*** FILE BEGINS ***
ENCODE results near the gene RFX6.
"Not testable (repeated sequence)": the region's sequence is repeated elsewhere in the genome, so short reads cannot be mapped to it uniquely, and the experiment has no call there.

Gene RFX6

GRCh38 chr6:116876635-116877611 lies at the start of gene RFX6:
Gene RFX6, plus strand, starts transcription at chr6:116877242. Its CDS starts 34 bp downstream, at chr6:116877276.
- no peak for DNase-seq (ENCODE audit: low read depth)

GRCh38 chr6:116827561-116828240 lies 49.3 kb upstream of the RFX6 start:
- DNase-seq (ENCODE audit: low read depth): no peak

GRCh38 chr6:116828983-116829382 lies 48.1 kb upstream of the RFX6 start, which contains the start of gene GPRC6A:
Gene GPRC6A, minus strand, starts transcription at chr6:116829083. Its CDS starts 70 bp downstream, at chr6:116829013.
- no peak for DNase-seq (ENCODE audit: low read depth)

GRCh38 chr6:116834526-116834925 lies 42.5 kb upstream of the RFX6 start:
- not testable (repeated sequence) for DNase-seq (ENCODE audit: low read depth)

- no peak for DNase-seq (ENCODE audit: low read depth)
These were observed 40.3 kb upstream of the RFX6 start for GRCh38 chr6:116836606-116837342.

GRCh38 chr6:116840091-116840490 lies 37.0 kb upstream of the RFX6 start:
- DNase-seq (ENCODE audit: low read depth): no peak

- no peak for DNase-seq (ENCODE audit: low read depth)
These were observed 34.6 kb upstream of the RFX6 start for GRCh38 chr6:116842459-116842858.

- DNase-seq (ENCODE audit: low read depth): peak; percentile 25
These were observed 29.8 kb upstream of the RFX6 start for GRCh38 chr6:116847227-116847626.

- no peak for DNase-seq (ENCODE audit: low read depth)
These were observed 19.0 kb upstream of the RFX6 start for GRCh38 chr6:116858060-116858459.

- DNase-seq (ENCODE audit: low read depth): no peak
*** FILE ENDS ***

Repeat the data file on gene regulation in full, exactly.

ENCODE results near the gene RFX6.
"Not testable (repeated sequence)": the region's sequence is repeated elsewhere in the genome, so short reads cannot be mapped to it uniquely, and the experiment has no call there.

Gene RFX6

GRCh38 chr6:116876635-116877611 lies at the start of gene RFX6:
Gene RFX6, plus strand, starts transcription at chr6:116877242. Its CDS starts 34 bp downstream, at chr6:116877276.
- no peak for DNase-seq (ENCODE audit: low read depth)

GRCh38 chr6:116827561-116828240 lies 49.3 kb upstream of the RFX6 start:
- DNase-seq (ENCODE audit: low read depth): no peak

GRCh38 chr6:116828983-116829382 lies 48.1 kb upstream of the RFX6 start, which contains the start of gene GPRC6A:
Gene GPRC6A, minus strand, starts transcription at chr6:116829083. Its CDS starts 70 bp downstream, at chr6:116829013.
- no peak for DNase-seq (ENCODE audit: low read depth)

GRCh38 chr6:116834526-116834925 lies 42.5 kb upstream of the RFX6 start:
- not testable (repeated sequence) for DNase-seq (ENCODE audit: low read depth)

- no peak for DNase-seq (ENCODE audit: low read depth)
These were observed 40.3 kb upstream of the RFX6 start for GRCh38 chr6:116836606-116837342.

GRCh38 chr6:116840091-116840490 lies 37.0 kb upstream of the RFX6 start:
- DNase-seq (ENCODE audit: low read depth): no peak

- no peak for DNase-seq (ENCODE audit: low read depth)
These were observed 34.6 kb upstream of the RFX6 start for GRCh38 chr6:116842459-116842858.

- DNase-seq (ENCODE audit: low read depth): peak; percentile 25
These were observed 29.8 kb upstream of the RFX6 start for GRCh38 chr6:116847227-116847626.

- no peak for DNase-seq (ENCODE audit: low read depth)
These were observed 19.0 kb upstream of the RFX6 start for GRCh38 chr6:116858060-116858459.

- DNase-seq (ENCODE audit: low read depth): no peak